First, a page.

The Clean Sweep project team is developing education and training materials to address key street sweeping questions such as:

Where to sweep?

  • Not all streets are equal. Streets that have larger, older trees hanging over them and that drain directly to water bodies should be swept more often. The research team is developing methods that will help communities target high phosphorus loading areas using tree canopy maps and drainage area information to prioritize street sweeping routes.

When to sweep?

  • It’s not only about sweeping in the right place, it’s also about sweeping at the right time. The research team is developing methods for communities to assess tree canopy surveys, staff capacity, and equipment limitations to help them prioritize when and how often to street sweep in order to maximize benefit.

How to sweep?

  • There are many components to a street sweeping program beyond just the truck. Communities need to consider public outreach, storing and disposing of materials, selecting from the different equipment available, and more. The research team is developing information, resource lists, and tools to help communities develop effective street sweeping programs.
Street curb storm drain without leaves and with stenciled words on pavement that say "Keep them clean. Drains to River."
Contact

Email Maggie Karschnia for more information or to subscribe to a newsletter. See the Clean Sweep Program website for the upcoming workshop schedule.

More Information

Why Minnesota Sea Grant?

The Clean Sweep project supports Sea Grant’s mission to enhance the practical use and conservation of coastal, marine, and Great Lakes resources by educating communities about how street sweeping can be an effective method for reducing phosphorus in stormwater. Leaves and other organic debris from streets can be a significant source of excess phosphorus in water, which can cause excessive growth of aquatic plants and algae. The Clean Sweep program helps communities create a sustainable economy and environment.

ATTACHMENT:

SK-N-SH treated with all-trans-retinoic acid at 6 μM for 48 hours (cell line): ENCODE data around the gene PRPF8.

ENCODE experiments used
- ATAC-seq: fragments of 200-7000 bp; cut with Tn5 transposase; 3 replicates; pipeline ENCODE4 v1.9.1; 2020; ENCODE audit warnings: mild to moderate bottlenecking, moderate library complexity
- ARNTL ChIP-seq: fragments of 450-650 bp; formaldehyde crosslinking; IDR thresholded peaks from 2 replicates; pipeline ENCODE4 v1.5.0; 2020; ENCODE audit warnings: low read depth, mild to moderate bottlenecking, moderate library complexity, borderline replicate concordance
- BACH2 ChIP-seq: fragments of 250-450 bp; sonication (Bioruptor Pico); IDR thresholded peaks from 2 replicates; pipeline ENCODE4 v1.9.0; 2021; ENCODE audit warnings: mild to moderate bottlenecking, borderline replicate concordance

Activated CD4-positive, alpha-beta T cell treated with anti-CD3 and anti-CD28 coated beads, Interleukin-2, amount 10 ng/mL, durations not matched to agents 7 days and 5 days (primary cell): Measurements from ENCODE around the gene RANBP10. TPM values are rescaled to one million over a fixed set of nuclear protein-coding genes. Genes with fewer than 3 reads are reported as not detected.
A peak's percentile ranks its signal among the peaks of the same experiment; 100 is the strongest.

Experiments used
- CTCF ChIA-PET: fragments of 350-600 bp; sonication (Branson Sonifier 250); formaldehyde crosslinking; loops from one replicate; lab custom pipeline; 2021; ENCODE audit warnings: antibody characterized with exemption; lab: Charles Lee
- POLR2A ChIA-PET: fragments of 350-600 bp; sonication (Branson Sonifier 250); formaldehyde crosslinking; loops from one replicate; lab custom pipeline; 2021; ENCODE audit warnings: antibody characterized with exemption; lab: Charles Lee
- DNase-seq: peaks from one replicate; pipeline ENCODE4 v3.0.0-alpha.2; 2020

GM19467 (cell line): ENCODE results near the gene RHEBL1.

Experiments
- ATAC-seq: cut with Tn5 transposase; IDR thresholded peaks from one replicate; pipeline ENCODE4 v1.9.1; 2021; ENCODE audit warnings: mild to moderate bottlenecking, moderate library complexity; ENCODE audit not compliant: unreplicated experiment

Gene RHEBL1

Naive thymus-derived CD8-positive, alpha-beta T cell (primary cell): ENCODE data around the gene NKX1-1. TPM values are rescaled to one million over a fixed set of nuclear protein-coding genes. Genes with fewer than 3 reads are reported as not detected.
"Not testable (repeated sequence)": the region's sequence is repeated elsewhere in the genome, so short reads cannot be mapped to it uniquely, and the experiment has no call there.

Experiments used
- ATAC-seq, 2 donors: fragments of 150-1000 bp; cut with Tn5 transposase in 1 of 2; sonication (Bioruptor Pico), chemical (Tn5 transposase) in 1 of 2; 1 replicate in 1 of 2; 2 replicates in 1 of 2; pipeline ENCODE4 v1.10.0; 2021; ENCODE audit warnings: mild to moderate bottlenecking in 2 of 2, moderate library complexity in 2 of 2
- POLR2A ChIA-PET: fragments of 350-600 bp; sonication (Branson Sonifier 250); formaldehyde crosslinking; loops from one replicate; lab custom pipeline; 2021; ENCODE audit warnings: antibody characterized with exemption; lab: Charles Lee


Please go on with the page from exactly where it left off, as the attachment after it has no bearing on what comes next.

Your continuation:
What have we done lately?

  • The Clean Sweep project team is developing new tools to assist communities in their street sweeping planning efforts which will be released in mid-May 2023. These tools will include graphics that illustrate when the most cost-effective timing is for purchasing a new sweeper truck, how much staff is needed for a street sweeping program, and how much a program will cost per lane-mile swept.
  • The University of Minnesota Water Resources Center and Minnesota Sea Grant are hosting two street sweeping workshops on May 15 and May 31, 2023. The workshops are designed to provide communities with tools and resources to develop or enhance a street sweeping program to improve water quality. Each event will highlight a successful local street sweeping program.

Participants & audience

The Water Resources Center (WRC) and Minnesota Sea Grant (MNSG) at the University of Minnesota partnered with the Minnesota Pollution Control Agency (MPCA) to develop the Clean Sweep Program.

This education and training program is designed to help communities initiate street sweeping programs that will help them meet their water quality goals by targeting their efforts where it counts the most. The Clean Sweep project team used a series of surveys, focus groups, and case studies to help develop the Clean Sweep Education and Training Program and the program continues to grow.

Funding

Work on the Clean Sweep project is supported by the University of Minnesota Water Resources Center and Minnesota Sea Grant. 


Upcoming Events

MPCA Office, 520 Lafayette Rd N, Saint Paul, MN

Program Staff

Maggie Karschnia
Minnesota Sea Grant & Water Resources Center Stormwater Extension Educator
Lenna Johnsen
Minnesota GreenCorps Member (9/25/2023 - 8/31/2024)

Featured Stories

Our August 2023 extension column about preventing, minimizing, and mitigating the impacts of urban stormwater on Minnesota's water resources is by MNSG Extension Educator and WRC Senior Research and Extension Coordinator John Bilotta.